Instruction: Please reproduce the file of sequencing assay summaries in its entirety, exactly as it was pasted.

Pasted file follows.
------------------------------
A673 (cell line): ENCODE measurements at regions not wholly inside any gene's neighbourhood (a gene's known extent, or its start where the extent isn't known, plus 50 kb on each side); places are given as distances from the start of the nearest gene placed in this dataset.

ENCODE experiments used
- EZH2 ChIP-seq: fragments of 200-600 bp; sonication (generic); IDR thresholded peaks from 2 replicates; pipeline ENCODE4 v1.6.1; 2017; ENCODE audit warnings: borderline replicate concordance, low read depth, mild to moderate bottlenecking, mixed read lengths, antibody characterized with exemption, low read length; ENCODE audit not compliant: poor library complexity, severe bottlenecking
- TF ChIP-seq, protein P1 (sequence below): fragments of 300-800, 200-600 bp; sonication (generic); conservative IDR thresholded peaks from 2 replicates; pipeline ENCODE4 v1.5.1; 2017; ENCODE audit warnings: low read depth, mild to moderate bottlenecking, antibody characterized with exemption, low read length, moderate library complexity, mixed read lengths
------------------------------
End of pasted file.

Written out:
A673 (cell line): ENCODE measurements at regions not wholly inside any gene's neighbourhood (a gene's known extent, or its start where the extent isn't known, plus 50 kb on each side); places are given as distances from the start of the nearest gene placed in this dataset.

ENCODE experiments used
- EZH2 ChIP-seq: fragments of 200-600 bp; sonication (generic); IDR thresholded peaks from 2 replicates; pipeline ENCODE4 v1.6.1; 2017; ENCODE audit warnings: borderline replicate concordance, low read depth, mild to moderate bottlenecking, mixed read lengths, antibody characterized with exemption, low read length; ENCODE audit not compliant: poor library complexity, severe bottlenecking
- TF ChIP-seq, protein P1 (sequence below): fragments of 300-800, 200-600 bp; sonication (generic); conservative IDR thresholded peaks from 2 replicates; pipeline ENCODE4 v1.5.1; 2017; ENCODE audit warnings: low read depth, mild to moderate bottlenecking, antibody characterized with exemption, low read length, moderate library complexity, mixed read lengths